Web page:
FIG. 5 is a flowchart presenting steps of a method of displaying a labelled map on a wireless device that involves caching and reusing at least one reconstructed map feature and its associated label to more efficiently regenerate a subsequent maps that includes the same map feature;
FIG. 6 schematically depicts the potential problem of redundant labelling that may be encountered when map features are rendered from discrete sets of map data;
FIG. 7 schematically depicts the potential problems of having both poorly placed labels and highly constrained labels that may be encountered when map features are rendered from discrete sets of map data by blindly squelching duplicated labels;
FIG. 8 schematically depicts a process of stitching together path segments (and constituent elements of other map features) to create reconstructed paths (and map features);
FIG. 9A schematically depicts constructing a label list with link, vector, and flag information for efficiently stitching together the map features of FIG. 6;
FIG. 9B schematically depicts a process of determining whether an endpoint of one path associated with a duplicated label matches an endpoint of another path having the same duplicated label;
FIG. 9c schematically depicts a process of determining vector directionality for vector map data;
FIG. 10 is a depiction of a street map having five reconstructed paths (Main Street, First Avenue, Second Avenue, Third Avenue and Fourth Avenue) that have been reconstructed by stitching together associated path segments taken from discrete sets of map data for four neighbouring areas (e.g. four neighbouring Maplets);
FIG. 11 is a depiction of the street map of FIG. 10 after having panned the map to the right, in which case additional path segments are stitched (or spliced) to two of the reconstructed paths (namely First Avenue and Second Avenue) to thus create (longer) modified reconstructed paths while two of the reconstructed paths (namely Main Street and Fourth Avenue) are trimmed to create (shorter) modified reconstructed paths;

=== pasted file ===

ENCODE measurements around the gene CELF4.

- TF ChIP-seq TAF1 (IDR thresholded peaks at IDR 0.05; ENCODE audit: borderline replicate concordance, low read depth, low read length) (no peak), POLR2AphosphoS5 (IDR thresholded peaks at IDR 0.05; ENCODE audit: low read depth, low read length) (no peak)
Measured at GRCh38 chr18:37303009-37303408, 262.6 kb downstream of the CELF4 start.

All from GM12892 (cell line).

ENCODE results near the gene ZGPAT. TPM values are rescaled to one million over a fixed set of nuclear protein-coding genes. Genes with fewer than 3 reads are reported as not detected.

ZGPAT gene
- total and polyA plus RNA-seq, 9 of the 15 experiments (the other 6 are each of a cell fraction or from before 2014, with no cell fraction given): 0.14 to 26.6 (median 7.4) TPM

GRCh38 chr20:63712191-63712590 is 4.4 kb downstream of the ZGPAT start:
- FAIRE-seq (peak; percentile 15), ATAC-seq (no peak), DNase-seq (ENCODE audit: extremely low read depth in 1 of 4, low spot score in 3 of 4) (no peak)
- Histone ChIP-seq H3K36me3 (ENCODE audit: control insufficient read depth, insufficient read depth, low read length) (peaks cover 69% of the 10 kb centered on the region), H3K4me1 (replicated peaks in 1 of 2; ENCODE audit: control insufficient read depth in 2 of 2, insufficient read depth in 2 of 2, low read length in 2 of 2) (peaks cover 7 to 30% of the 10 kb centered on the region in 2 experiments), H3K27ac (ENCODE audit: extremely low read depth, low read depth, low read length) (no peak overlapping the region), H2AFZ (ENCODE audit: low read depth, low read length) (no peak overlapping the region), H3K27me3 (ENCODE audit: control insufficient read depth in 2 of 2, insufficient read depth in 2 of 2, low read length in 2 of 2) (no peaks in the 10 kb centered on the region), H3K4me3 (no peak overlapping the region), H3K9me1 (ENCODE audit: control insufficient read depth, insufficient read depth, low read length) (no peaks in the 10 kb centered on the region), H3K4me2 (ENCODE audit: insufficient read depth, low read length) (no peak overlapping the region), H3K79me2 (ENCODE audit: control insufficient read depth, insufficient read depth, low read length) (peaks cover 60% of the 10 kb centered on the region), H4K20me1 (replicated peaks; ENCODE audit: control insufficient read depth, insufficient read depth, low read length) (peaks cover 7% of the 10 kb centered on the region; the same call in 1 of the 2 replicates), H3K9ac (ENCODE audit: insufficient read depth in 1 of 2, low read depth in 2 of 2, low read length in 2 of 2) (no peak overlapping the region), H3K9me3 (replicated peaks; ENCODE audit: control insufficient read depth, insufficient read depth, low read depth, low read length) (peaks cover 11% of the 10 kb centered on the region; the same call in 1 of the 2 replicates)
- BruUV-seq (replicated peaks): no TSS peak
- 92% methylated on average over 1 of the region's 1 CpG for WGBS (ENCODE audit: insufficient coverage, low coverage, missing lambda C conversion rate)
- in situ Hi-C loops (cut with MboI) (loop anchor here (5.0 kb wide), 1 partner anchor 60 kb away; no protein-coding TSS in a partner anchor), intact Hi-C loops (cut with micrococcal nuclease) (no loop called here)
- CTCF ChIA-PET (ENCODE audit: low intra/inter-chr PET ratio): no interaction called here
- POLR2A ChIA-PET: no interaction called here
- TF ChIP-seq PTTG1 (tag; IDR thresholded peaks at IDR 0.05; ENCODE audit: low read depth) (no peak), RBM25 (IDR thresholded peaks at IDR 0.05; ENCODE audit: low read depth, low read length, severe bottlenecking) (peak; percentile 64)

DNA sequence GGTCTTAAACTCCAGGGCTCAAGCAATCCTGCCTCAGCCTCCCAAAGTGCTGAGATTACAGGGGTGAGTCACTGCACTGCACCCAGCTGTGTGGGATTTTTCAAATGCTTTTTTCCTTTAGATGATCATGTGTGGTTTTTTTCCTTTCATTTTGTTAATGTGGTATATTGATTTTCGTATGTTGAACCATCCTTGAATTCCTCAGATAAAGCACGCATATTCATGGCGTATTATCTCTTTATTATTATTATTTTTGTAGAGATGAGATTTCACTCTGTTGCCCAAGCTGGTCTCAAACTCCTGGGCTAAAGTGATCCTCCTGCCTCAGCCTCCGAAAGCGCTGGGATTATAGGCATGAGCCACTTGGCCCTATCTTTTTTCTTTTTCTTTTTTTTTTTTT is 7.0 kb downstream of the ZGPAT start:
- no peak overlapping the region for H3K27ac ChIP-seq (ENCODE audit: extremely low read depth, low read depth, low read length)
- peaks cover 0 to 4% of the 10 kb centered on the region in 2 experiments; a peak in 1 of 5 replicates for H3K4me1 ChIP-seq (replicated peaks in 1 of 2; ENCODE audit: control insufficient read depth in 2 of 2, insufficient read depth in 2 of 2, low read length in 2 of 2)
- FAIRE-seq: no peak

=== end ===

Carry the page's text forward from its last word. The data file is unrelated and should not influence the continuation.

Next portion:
FIG. 12 schematically depicts a run-time label cache for caching reconstructed map features and respective labels; and
FIG. 13 shows how an entry in the run-label label cache (e.g. "Second Avenue") is dynamically updated (i.e., modified in real-time) when the map is panned (as it was from FIG. 10 to FIG. 11).
It will be noted that throughout the appended drawings, like features are identified by like reference numerals.
The present technology provides, in general, a method, computer program product, and wireless communications device that efficiently renders labelled maps by caching in a run-time label cache one or more map features that have been reconstructed from discrete sets of downloaded map data as well as their associated labels. The reconstructed map features and associated labels in the run-time label cache can be reused to render the map when the map is panned, zoomed or otherwise shifted such that the new area of interest of the map includes at least one of the cached map features. This caching technique obviates the need to entirely reconstruct the map features every time the map is panned or zoomed, thus economizing the processing resources of the device.